‘Little one, I see you mouth empty spaces for a mother’s words to fill and stretch your ears for their stories and their voices’Kirli Saunders, from ‘Disconnection’ in Kindred, 2019.
Arts Law has been funded by the Federal Government’s Indigenous Languages Australia program and is working on a “Digital Deeds” project with First Languages Australia to develop best practice template agreements for language centres to use in contracting with contributors, communities and purchasers to ensure they’re readily accessible for the language centres based throughout the country. These contracts will address the licensing of copyright in the language resources.
As part of the research for this project Arts Law senior solicitor, Donna Robinson, attended the 7th PULiiMA Indigenous Languages & Technology Conference in Darwin on 21 and 22 August 2019, hosted by the Miromaa Aboriginal Language & Technology Centre. Over 500 people attended the conference, most of whom were from Indigenous language organisations throughout Australia. There were also participants and speakers from Indigenous language organisations from New Zealand and Canada who offered their own experiences in this area.
2019 is the UNESCO International Year of Indigenous Languages and the hope is that this will be the impetus for the increasing revitalisation of Indigenous languages worldwide (rather than it being a high point in the process). This is a very exciting time for the revitalisation of language in Australia where there are reportedly 250 different Indigenous languages.
The program provided a tremendous range of presentations, observations, experiences and workshops over an intensive two days. Topics ranged from ethnobiology, poetry, the Aboriginal Languages Act 2017 (NSW) the first such legislation in Australia, and Indigenous Culture and Intellectual Property (ICIP). A number of language centres gave presentations about the projects they’re working on and the techniques they use to encourage learning. Indigenous language centres are working in a wide variety of mediums to record and revitalise Aboriginal and Torres Strait Islander languages – including an interactive soft toy crocodile with an embedded computer and software which can be adapted for any device with a console and interactive screen. There were presentations on the use of different technologies, some cutting edge and others tried and true, which are assisting in the teaching of Indigenous languages.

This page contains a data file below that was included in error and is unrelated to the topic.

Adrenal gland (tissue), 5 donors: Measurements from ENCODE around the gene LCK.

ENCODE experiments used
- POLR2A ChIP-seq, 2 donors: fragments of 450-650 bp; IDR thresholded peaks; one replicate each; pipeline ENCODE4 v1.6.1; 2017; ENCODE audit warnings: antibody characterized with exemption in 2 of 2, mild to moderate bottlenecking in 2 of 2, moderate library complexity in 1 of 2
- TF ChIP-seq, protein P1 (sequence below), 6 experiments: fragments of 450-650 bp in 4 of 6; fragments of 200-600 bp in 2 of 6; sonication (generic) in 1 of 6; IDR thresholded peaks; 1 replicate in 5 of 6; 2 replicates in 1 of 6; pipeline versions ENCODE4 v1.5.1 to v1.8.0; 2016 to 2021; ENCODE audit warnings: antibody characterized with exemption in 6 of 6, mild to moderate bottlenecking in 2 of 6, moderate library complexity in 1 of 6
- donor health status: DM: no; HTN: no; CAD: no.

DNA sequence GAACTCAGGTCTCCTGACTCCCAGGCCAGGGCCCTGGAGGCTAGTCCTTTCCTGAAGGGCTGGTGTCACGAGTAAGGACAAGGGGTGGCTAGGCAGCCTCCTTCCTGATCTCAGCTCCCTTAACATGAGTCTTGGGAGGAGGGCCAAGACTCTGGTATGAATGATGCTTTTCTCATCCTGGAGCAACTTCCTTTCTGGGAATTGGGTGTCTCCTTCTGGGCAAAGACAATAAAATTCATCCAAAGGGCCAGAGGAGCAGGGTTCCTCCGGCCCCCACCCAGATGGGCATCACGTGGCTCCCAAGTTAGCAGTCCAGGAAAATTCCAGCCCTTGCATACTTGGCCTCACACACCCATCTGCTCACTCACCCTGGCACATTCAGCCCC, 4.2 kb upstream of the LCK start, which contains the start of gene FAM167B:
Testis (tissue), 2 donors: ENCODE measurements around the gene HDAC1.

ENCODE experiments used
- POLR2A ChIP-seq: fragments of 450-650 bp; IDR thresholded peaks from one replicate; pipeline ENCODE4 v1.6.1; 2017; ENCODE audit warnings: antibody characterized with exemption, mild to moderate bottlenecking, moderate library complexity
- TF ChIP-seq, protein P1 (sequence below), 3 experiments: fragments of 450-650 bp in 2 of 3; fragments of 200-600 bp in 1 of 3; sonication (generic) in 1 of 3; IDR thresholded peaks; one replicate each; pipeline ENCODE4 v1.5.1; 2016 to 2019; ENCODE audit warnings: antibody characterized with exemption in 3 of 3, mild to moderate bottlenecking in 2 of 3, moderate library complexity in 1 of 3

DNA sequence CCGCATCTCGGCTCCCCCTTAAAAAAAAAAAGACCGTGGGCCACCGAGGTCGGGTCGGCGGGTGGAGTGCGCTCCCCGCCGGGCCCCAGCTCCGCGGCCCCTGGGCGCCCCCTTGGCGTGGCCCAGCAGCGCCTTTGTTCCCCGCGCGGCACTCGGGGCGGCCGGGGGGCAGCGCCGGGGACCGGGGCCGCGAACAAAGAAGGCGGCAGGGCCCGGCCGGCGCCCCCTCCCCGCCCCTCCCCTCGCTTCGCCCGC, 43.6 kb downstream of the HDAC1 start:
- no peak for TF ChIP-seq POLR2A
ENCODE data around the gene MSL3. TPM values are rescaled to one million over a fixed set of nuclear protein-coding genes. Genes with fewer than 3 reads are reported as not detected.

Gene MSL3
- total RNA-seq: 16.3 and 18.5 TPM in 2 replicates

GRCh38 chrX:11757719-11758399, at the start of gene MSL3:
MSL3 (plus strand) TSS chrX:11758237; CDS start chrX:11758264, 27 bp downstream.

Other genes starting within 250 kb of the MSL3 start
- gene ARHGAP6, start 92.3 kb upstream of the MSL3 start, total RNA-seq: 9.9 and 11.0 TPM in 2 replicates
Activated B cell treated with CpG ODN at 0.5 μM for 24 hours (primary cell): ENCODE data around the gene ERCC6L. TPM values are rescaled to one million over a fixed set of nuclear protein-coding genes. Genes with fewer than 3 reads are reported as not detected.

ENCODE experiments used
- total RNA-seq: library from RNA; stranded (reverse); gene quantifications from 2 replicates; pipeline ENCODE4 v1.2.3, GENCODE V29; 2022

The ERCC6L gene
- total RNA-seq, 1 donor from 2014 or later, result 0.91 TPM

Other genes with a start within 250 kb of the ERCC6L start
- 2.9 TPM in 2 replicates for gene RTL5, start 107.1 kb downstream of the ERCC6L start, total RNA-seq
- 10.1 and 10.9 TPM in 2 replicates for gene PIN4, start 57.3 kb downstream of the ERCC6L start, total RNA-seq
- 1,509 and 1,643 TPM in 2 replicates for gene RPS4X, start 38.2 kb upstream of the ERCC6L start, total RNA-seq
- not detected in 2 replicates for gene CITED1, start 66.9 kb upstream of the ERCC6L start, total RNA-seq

The peak body for language organisations, First Languages Australia, spoke about a range of current projects including a partnership with the ABC that means Indigenous languages are now heard across all of their platforms, a partnership with Disney for a children’s program in Indigenous language called “Spread the Word”, and the ongoing contribution of Indigenous language sound bites as part of a worldwide project to associate clips of Indigenous languages with places on Google Earth.
The poet Kirli Saunders spoke about Indigenous poetry and an extract from one of her beautiful poems is at the introduction to this article. There was an excellent talk, presented in Auslan by Rodney Adams, on the need to increase the use of sign language in indigenous communities where the incidence of deafness and hearing loss is much higher than in the rest of the population and without sign language is an impediment to obtaining a full education. This presentation included reference to the widespread use of a common sign language among the different Indigenous tribes across the plains of the US, Canada and northern Mexico, the Plains Indian Sign Language, for many centuries particularly in the 1800s.
Overall the conference made clear that the focus of these language organisations is to record languages before, and sometimes after, they have been lost and to educate the next generation in those languages. Education of the next generation came up again and again. There is a push for Indigenous languages to form part of the school curriculum throughout the country, and it is ironic that these languages aren’t commonly being taught whereas languages from many other countries are. However Indigenous languages are now being taught in some schools and a lot of work is being done to expand this spread through a national strategy.
On 23 August 2019 Lee Elsdon, a lawyer at Arts Law, joined Donna to attend the First Languages Australia meeting which followed on from the conference. The meeting started off with a panel on which Donna talked about the Digital Deeds project and the importance of having clear agreements in place to record who owns the copyright in stories, words, images, videos and other mediums. Other panellists covered working with language in science, the development of protocols and pay rates and awards for workers in language organisations. Following the panel there were workshops where Arts Law gave advice to participants on legal questions raised and obtained feedback on which contracts would best assist the organisations in the work they’re doing now, and in the near future.
When completed in 2020, the Arts Law template contracts and explanatory notes will be available on the Arts Law website.